By JULES ALLEN
© St. Petersburg Times
published March 31, 2003
Feel free to browse
While this article may not change your life, it does offer some insights on the current blight of office productivity and raises some interesting points. While I don't agree with all of them, some of it fits within my world view. I prefer answering lots of e-mail or fielding three or four simultaneous instant messenger conversations to a single phone call. And if you don't answer the electronic missives, the phone will ring its little head off.
The anonymous shopper
She Who Must Be Obeyed often laughs at my paranoia. That's okay. I just go into the garage and pet my new shredder that I picked up at an accounting firm's fire sale. Naturally, I'm leery of frequent shopper cards. They're almost a necessity these days, unless you're willing to pay full retail to protect your anonymity. Trading the cards with your friends is a good way to monkey with the data that follows each card around, but nothing compares to Rob Cockerham's prank attempt to become North America's Safeway Super Shopper. Read on for a chuckle.
Decent eye candy sites have been avoiding my gaze recently. While I usually stumble over them all the time, none fed my brain in that very special way until now. In a previous life, I paid my rent drawing cartoons, so I have a soft spot for the medium. I really enjoyed what this site has to offer. It celebrates the art of off-beat cartoon characters from well-known and not-so-well-known artists. While the site's interface could be much more user friendly, it's not that hard to get the hang of it.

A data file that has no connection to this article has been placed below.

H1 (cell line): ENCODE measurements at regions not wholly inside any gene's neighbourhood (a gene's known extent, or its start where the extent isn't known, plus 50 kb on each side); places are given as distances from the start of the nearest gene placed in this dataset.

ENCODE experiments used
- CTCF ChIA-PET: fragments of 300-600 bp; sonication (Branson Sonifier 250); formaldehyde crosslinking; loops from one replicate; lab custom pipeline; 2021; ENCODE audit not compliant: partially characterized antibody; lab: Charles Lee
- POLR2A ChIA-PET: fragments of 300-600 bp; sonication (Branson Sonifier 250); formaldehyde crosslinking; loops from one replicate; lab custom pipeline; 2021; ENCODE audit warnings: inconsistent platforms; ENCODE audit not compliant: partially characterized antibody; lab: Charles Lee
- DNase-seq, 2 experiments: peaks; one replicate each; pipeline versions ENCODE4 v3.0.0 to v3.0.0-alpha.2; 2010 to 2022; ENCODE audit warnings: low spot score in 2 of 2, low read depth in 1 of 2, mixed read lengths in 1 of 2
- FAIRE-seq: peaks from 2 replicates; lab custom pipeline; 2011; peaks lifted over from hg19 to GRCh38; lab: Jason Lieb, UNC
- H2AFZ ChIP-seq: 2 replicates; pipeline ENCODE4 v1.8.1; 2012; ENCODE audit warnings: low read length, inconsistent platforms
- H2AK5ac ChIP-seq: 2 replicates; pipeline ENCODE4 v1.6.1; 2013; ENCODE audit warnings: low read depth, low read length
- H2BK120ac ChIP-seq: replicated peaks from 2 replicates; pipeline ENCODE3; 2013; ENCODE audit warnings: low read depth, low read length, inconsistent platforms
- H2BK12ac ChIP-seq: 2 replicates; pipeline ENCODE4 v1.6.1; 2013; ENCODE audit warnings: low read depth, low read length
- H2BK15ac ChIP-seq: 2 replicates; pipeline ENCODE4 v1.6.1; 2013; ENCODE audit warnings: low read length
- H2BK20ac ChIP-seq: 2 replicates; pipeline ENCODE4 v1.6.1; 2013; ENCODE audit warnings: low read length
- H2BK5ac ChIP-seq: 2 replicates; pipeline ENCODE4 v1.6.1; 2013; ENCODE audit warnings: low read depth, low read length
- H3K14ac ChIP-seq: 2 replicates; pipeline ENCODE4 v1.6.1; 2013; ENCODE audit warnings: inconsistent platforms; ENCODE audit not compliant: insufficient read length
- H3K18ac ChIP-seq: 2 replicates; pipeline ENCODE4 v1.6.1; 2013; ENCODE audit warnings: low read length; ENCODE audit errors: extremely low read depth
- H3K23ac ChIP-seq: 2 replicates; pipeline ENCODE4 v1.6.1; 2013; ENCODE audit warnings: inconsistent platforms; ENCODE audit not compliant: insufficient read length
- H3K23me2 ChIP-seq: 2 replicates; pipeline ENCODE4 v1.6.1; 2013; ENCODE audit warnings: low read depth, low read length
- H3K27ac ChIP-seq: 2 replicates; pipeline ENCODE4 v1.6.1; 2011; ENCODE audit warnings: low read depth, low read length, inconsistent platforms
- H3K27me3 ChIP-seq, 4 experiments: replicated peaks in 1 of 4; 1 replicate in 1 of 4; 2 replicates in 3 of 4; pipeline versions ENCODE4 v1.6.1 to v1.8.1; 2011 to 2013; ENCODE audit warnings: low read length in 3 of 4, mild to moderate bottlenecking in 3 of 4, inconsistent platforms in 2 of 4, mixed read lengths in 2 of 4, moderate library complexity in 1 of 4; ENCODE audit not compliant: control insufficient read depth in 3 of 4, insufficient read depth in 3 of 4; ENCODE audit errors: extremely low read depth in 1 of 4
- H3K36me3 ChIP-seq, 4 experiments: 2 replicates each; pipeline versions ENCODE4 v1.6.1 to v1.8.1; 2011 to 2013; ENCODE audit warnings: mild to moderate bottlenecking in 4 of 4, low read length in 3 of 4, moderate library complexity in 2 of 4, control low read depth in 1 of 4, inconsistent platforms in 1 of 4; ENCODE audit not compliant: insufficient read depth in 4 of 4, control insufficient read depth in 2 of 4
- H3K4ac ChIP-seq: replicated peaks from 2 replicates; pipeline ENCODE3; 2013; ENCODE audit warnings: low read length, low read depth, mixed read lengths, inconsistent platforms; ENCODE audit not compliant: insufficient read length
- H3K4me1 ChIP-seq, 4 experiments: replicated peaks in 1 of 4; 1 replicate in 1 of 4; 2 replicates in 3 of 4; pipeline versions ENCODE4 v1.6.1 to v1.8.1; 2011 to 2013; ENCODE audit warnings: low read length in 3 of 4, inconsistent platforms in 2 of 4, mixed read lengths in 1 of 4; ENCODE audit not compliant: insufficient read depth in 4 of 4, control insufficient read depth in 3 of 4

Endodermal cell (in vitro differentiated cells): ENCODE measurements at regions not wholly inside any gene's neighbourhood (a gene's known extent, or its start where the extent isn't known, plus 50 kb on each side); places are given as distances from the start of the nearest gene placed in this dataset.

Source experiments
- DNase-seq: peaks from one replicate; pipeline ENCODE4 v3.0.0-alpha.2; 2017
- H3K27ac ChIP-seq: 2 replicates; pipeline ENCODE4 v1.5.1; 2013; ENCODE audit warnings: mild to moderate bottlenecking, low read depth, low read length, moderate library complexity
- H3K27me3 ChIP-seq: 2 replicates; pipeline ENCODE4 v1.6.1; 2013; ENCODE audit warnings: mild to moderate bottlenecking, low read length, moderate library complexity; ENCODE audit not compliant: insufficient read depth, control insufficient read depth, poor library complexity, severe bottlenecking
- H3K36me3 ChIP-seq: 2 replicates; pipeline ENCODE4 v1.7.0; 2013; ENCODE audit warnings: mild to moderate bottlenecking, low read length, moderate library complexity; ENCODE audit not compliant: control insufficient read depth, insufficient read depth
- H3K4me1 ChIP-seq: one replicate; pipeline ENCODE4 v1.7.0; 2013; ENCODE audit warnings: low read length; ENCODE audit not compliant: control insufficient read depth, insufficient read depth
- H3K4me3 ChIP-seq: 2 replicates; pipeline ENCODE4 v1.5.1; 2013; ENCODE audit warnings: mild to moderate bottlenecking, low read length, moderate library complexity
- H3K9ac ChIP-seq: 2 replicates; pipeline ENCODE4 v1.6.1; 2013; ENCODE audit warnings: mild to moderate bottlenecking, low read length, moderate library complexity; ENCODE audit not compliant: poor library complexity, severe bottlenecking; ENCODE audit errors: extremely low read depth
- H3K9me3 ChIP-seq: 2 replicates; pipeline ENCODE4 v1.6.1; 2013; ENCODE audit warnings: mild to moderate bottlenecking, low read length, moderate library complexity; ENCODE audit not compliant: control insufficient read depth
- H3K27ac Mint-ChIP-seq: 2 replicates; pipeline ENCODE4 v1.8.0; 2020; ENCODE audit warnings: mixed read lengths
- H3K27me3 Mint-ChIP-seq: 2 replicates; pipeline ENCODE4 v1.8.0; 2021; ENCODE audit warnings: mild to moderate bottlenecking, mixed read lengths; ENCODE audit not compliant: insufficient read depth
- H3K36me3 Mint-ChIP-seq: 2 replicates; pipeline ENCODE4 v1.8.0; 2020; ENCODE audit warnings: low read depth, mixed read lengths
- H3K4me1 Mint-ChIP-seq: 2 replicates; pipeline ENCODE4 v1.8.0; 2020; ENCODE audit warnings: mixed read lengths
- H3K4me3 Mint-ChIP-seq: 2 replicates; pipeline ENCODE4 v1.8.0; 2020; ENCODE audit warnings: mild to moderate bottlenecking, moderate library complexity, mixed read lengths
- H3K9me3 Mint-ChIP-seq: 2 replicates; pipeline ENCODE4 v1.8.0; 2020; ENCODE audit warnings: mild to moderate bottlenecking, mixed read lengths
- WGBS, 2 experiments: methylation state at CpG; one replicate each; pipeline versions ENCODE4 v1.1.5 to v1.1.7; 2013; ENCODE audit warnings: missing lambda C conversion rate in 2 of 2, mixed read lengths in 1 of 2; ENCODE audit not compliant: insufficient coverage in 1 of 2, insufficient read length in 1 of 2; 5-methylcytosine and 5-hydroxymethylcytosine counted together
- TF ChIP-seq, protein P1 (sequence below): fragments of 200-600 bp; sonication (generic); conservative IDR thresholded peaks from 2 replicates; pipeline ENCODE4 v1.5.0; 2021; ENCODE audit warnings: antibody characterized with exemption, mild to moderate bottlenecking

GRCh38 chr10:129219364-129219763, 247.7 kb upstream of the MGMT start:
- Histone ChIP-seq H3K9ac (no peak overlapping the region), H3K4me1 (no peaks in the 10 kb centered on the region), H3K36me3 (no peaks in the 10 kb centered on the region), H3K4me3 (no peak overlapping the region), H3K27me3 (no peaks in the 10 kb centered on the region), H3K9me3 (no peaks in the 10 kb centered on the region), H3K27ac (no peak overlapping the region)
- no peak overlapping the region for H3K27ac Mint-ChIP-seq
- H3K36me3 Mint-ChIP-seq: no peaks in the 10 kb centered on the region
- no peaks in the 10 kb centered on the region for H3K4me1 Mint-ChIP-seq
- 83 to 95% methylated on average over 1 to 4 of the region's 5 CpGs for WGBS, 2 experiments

Wiki, wiki Web
Wikis are a cornerstone of many technical projects. In essence, they're a way of letting a team of people contribute to the corpus of knowledge. Anybody can edit anything without layers of tedium and approval. They work very well for small groups, so you can imagine my interest when somebody sent this one my way. It's an open encyclopedia that allows anybody to edit the content in true Wiki fashion. And it seems to be working. There are more than 110,000 articles, and, while I didn't read them all, what I found was well written and seemingly correct.
On the edge
If you're an OS X user, it's possible you've played with Apple's Safari browser. I spend quite a bit of time using it, but lately I find myself drawn to Camino. Based around parts of Mozilla, the popular open source browser, Camino tries to do one thing very well rather than including the kitchen sink and myriad options. It's still a preproduction release but stable enough for every day use. If your Mac isn't quite as beefy as newer models, you'll appreciate its svelte nature.
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